News

5 Quick Tips for Finishing Lab Beginners

optical lab finishing equipment

To hone the true craft of making a lens, a piece of art is an art in itself. For a person who has just started to edge lenses, some fundamental workspace knowledge is as important as technical knowledge.

To work with finesse is the key when it comes to Optics and specifically Finishing. To begin with, one must have some basic and simple understanding of the processes involved in an optical finishing lab.

While working as an optician, there might come many distractions during your job. You might get pulled away from your optical finishing lab equipment in the middle of processing. When you come back, you certainly would not wish to be confused as to how things are to be continued. Here are some quick tips for finishing lab beginners to deal with such issues. These simple tips might serve as premier lab solutions to new opticians.

Smart work, not hard work

As beginners, it is evident for you to make mistakes such as mixing up lenses and other tools. Always use a tray to keep everything organized and together in place to avoid such a problem. This ensures not just the safety of the lenses but also prevents mixing up of frames, blocks, leap pads, or AR pads. There should be one tray each for a pair of glasses.

Neatness is Preciseness

You might not realize but being neat and organized is the most crucial aspect of working in an optical finishing lab. All your trays should be neatly arranged with a frame, two respective lenses, blocks, leap pads, or AR pads if required.
All your trays should look identical. During a hectic schedule, you will be more confident in your work if all your material and tools are neatly pre-arranged. It will be easier to move them all at once as they will be inside a single tray.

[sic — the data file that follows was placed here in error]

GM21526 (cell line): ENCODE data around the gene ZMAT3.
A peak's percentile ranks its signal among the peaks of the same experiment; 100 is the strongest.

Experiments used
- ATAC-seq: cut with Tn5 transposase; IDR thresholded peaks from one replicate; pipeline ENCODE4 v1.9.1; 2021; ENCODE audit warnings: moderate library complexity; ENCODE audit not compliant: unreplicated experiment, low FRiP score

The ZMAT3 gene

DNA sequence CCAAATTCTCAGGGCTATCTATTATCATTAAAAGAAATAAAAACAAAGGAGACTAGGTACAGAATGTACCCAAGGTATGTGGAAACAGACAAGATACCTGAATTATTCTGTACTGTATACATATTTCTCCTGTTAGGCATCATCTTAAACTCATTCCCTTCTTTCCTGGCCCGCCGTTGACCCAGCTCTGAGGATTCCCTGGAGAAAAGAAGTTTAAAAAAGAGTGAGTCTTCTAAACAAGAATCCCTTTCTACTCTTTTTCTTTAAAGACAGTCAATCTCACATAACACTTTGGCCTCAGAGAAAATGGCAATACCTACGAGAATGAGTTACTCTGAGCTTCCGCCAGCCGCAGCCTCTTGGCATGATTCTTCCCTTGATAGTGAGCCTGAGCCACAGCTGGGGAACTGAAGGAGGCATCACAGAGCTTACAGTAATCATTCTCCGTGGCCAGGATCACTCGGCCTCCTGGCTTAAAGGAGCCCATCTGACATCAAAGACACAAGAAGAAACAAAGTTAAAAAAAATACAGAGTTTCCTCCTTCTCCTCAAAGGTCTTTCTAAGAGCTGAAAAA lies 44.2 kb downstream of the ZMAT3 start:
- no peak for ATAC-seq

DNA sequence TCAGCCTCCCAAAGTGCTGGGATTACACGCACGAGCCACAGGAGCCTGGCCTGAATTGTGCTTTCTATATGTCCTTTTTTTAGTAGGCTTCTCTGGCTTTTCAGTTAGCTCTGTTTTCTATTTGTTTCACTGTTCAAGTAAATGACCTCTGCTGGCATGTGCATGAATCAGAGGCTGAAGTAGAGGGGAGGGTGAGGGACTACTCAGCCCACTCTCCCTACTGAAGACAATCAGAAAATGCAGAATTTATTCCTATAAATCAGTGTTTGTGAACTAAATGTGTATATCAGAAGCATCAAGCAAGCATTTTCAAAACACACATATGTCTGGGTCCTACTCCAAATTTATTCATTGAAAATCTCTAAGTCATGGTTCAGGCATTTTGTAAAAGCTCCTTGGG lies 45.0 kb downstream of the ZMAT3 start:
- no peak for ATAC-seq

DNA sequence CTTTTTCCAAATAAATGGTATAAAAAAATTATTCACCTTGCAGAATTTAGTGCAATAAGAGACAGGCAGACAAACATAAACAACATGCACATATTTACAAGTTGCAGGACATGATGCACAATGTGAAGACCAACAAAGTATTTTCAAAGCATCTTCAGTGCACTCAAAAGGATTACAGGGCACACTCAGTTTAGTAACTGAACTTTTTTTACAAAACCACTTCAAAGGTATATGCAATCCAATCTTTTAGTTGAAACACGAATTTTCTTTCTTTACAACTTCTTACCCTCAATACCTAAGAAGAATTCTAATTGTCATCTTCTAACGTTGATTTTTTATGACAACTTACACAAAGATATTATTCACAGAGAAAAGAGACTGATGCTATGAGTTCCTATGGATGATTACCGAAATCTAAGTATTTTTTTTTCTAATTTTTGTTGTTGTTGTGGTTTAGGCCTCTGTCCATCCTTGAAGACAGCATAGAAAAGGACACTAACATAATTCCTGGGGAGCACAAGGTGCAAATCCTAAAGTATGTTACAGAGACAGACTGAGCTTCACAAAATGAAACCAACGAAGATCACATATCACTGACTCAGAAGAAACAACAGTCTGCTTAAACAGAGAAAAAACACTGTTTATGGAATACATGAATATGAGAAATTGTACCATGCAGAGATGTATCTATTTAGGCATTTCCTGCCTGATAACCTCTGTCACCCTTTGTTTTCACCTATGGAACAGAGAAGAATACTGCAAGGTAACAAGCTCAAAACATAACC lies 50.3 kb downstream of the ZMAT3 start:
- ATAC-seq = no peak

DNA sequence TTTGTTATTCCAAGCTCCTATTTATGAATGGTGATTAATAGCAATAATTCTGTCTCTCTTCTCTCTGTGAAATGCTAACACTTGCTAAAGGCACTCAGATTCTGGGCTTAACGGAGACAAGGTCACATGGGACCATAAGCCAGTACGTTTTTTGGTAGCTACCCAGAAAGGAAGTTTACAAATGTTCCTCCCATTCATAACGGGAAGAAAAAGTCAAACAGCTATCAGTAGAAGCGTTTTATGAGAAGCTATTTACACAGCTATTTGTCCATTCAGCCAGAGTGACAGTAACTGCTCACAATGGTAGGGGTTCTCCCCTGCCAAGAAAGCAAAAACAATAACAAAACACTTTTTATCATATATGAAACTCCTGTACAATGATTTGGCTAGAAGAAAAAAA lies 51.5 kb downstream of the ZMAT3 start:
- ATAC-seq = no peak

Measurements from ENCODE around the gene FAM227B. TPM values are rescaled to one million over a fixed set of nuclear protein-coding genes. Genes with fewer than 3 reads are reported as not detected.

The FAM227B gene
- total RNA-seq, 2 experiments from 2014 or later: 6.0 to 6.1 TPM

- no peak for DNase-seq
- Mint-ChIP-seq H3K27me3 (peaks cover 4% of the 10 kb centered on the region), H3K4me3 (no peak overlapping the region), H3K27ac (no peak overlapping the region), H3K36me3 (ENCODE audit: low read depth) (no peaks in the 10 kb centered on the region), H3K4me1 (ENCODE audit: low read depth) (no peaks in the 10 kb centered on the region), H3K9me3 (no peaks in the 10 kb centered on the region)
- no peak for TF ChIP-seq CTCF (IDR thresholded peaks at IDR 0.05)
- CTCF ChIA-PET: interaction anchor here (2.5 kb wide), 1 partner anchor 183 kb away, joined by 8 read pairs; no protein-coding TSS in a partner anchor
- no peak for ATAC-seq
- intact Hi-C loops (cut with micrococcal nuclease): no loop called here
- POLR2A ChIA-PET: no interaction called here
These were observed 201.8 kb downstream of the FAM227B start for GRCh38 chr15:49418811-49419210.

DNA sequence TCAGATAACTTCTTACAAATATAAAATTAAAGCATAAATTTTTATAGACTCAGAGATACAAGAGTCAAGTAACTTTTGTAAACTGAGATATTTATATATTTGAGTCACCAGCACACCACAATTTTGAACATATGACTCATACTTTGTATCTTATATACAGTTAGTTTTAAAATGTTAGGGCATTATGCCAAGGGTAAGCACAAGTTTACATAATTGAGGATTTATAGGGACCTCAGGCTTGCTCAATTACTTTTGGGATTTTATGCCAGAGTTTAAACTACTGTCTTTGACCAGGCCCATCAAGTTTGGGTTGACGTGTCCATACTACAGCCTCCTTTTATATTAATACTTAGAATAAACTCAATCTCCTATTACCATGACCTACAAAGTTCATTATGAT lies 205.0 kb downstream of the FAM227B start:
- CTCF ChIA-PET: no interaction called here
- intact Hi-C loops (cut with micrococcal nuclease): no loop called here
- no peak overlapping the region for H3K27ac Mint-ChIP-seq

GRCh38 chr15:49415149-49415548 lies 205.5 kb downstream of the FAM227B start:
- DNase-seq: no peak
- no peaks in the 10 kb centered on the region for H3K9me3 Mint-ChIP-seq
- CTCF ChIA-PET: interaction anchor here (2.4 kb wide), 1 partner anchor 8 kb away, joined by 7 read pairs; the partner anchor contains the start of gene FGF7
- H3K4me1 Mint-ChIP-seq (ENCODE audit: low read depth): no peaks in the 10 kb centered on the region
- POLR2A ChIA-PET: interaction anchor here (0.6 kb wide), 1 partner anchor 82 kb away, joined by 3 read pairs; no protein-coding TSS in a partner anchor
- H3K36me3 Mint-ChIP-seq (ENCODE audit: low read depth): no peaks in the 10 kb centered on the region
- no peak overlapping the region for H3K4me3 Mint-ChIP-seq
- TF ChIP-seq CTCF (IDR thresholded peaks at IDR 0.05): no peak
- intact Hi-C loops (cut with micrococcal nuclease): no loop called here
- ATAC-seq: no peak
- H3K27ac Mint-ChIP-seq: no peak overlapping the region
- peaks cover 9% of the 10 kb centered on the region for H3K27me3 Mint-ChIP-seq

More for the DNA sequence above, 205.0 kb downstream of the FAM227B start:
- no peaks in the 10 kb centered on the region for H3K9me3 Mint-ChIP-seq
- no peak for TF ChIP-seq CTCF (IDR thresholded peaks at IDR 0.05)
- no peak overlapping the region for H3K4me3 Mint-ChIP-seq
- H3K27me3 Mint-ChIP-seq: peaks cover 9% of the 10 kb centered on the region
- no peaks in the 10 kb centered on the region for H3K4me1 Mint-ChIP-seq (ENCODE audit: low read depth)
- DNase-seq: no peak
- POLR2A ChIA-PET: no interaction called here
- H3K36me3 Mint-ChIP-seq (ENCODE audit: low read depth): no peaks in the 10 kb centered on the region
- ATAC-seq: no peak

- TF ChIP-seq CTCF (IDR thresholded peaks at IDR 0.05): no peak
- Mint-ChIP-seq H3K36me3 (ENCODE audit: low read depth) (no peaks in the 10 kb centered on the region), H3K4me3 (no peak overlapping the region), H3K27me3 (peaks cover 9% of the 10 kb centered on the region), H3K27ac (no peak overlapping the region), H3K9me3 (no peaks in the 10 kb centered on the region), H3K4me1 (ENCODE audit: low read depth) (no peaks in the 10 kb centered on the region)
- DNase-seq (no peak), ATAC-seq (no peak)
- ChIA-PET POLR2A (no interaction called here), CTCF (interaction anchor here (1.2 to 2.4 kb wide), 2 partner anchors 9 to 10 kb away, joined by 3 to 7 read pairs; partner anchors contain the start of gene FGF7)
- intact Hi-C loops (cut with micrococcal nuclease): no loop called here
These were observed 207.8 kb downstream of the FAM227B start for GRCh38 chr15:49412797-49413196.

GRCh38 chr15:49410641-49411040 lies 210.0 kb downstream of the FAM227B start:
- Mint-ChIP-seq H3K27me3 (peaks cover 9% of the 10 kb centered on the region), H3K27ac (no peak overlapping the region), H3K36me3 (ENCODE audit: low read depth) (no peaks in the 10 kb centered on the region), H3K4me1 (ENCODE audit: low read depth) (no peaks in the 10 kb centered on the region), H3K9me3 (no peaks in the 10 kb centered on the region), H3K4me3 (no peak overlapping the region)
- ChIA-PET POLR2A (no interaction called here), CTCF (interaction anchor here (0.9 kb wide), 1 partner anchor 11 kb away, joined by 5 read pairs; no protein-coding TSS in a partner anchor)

Mark Your Lenses

Before you start working on a particular frame, remember to first mark your lenses. Mark them with initials of “R” and “L” for right and left lens, respectively. After marking, place them on the tray accordingly with the left lens placed on the left side of the tray and right lens on the right side.

Now even if your lenses get mixed up, there is nothing to worry about. You can use an AR pen to write on your lenses.

Consistency Is The Key

Be consistent in your conduct of work. Consistency automatically gives rise to speed. Consistency will also help you catch a mistake before you run a lens and create an error. Not making critical errors often will boost up your confidence, naturally enhancing the quality of your work.

Always Go The Right Way

You should prefer to always work with your right lens first. No matter what part of the process you are working on, be it blocking or grooving or polishing. Always make it a point to start off with your right lens and then continue with the left one. This method is to maintain point number 4, that is, consistency.

Optical Lab Finishing Equipment

Apart from the finishing skills, you will need some optical lab finishing equipment. These equipment come in various models and versions. You must choose the right equipment according to the demands of your work.

Lens Edger

This equipment is used to cut a lens to fit it into the frame. Depending on the configuration, it might be responsible for grooving and polishing, even drilling the lens.

Lens Tracers/Scanner

Used for tracing the lens, thereby improving the accuracy of eyewear production. If the device is built-in to the edger, it is a space saver solution.

Lens Blocker

This device makes sure that a lens is correctly shaped by detecting the optical center. Blocking is the last part of the process before mounting the lens into the frame.

Summing Up

The mentioned optical finishing lab equipment along with Lensmeter, and a few others are premier lab solutions to finishing opticians. However, all the mechanical skills go in vain if an optician is unable to master a few important techniques of optical finishing. These quick tips for finishing lab beginners will help opticians that are new to the finishing process avoid the common mistakes.

Leave a Reply